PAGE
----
The total amount of credit card debt owed by all Americans is around $800 billion dollars according to the Federal Reserve’s G.19 Consumer Credit data release. The New York Federal Reserve’s quarterly report on household debt and credit shows outstanding student loan debt at $867 billion dollars. To the learned mind, these numbers should frighten to near hysteria.
While there’s no doubt that higher education correlates to higher income, the statistics can be misleading; in 2009 a professional degree (lawyer, doctor, etc.) conferred a staggering 66% higher income than a master’s degree (the presumed next lowest level of education). This suggests that not all degrees are made equal (even in an adjusted man-year sense). But setting aside earning power considerations, the bigger problem is directly on the supply side.
President Obama has recently been pushing to keep federal student loan rates low, at a single year cost of $6 billion. The effort, while admirable, completely ignores the cost and benefit side of the equation, seeking simply to maintain essentially limitless access to cheap money. The frozen rate the President is aiming for is 3.4 percent, which in a market-based approach would imply that student loans (unbacked by collateral) are safer bets than mortgages, which are backed by real estate. This alone should raise eyebrows. However there are social implications: the government is right and just in promoting higher education in the same way that it promotes home ownership via federally secured loans and the mortgage interest deduction. But of course those who forget history are doomed to repeat it. One only has to look back to the housing collapse of the late 2000s to see the outcome of limitless cheap loans disconnected from true value and ability to repay. Much like the looming heath care cost crisis (which the President’s reform measures simply compound), the “purchasers” of student loans have become so disconnected from the actual cost of what they’re buying that the same deadly feedback loop that precipitated the housing crisis is reappearing in this market.
Evaluating how to adequately fund higher education requires reality checks on both sides of the equation. Just as unrealistic as it is to allow outdated labor models like protected tenure and boundless fringe benefits to continue to exist within our universities, the states themselves cannot honestly continue to cut state assistance and expect the schools to perform at the same levels. While these may superficially seem like opposing thought processes, both are fueled by the same disconnect from market forces that “blind” cheap loans provide: labor costs have no downward pressure when enrollment remains steady even though tuition increases because such increases are simply absorbed by one-mouse-click loans. Likewise states, who unlike the federal government more or less have to live within their means, see higher education costs as “low hanging fruit” at appropriations time since reduced funding will again simply be absorbed by higher borrowing by students. In both scenarios the artificially cheap and available loans provide no pressure against rising costs, leading to the situation we face today.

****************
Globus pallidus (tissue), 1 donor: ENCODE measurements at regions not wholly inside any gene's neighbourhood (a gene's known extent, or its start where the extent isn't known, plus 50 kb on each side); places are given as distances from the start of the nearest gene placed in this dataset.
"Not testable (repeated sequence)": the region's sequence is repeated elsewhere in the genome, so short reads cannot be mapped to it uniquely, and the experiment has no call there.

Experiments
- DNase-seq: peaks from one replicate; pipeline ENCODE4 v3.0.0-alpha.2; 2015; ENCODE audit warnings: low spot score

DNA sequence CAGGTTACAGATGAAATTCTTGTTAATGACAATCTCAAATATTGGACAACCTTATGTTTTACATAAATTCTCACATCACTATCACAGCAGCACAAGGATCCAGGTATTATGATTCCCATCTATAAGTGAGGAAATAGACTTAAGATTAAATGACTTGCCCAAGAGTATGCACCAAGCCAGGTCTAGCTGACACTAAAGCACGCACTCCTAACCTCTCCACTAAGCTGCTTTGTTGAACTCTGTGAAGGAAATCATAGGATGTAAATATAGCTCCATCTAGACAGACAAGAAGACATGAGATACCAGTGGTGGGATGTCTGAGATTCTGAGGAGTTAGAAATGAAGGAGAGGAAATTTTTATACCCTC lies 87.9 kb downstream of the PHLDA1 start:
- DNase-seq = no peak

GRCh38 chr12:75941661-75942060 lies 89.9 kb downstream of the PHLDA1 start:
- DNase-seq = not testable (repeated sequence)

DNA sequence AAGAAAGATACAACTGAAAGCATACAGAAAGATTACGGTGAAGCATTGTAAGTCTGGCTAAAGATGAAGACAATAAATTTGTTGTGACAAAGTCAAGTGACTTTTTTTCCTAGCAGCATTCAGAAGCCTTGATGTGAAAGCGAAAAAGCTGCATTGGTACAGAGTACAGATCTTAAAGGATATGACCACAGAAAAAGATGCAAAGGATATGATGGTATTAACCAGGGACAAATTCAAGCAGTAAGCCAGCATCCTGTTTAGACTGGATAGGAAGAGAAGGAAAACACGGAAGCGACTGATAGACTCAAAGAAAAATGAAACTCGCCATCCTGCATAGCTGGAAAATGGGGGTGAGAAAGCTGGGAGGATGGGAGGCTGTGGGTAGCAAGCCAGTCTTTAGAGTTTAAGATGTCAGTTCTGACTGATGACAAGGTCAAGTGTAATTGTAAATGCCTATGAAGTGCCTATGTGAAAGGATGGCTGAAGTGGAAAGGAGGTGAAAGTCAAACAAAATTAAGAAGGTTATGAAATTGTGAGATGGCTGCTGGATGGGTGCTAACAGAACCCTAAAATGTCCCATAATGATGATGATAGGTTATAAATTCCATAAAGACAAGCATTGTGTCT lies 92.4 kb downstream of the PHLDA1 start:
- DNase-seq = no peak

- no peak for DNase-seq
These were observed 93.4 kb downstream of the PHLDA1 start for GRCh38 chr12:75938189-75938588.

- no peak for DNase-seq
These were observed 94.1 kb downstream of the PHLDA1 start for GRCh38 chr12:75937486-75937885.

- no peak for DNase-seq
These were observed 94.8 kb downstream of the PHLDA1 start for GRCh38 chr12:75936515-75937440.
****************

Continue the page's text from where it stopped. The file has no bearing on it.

Much can be said about the finances of modern universities in America. But politically speaking (and as touched on earlier), both “sides”, those that advocate simply for lower costs and those that advocate for higher funding clearly must meet somewhere in the middle. Hoping for such a compromise, though, is highly optimistic. Attacking the pig at the trough, though, seems the best real-world scenario. By reforming the federal student loan programs pressure can be applied on both sides of the argument, forcing a compromise (as well as quite possibly averting an economic catastrophe like the housing collapse). The best way to do this is to stop treating all college as equal. Today an 18 year old can borrow \$60,000 to fund a basket-weaving degree, but would never be able to borrow that same \$60,000 to fund a house. Resolving such a dissonance should be of utmost priority.
America is sorely lacking in strong math and science graduates. I know, I interview people for engineering positions and routinely cannot find American graduates with the qualifications and skills compared to foreign students. This in the abstract is not a problem — companies should hire the most skilled talent they can find, regardless of ethnic and national background. But it does illuminate a serious problem: we’re spending more and more on education as a nation yet getting less and less as a result. Although controversial, means-testing student loan applicants based on chosen majors offers a quantitative way to provide value judgments to prospective borrowers.
Finding a way forward isn’t easy, but continuing on our current path is not an option. The truth is we’re doing a disservice to our youth when we burden them with long-term overpriced loans they can’t afford. Delaying this truth via an extension of cheap interest rates isn’t the solution.
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